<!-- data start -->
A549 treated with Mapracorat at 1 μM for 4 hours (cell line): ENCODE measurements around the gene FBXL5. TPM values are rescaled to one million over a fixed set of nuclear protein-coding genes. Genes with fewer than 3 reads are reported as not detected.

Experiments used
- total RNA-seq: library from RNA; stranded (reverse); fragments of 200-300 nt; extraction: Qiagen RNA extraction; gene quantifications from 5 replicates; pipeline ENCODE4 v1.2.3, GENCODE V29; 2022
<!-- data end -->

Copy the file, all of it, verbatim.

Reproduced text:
A549 treated with Mapracorat at 1 μM for 4 hours (cell line): ENCODE measurements around the gene FBXL5. TPM values are rescaled to one million over a fixed set of nuclear protein-coding genes. Genes with fewer than 3 reads are reported as not detected.

Experiments used
- total RNA-seq: library from RNA; stranded (reverse); fragments of 200-300 nt; extraction: Qiagen RNA extraction; gene quantifications from 5 replicates; pipeline ENCODE4 v1.2.3, GENCODE V29; 2022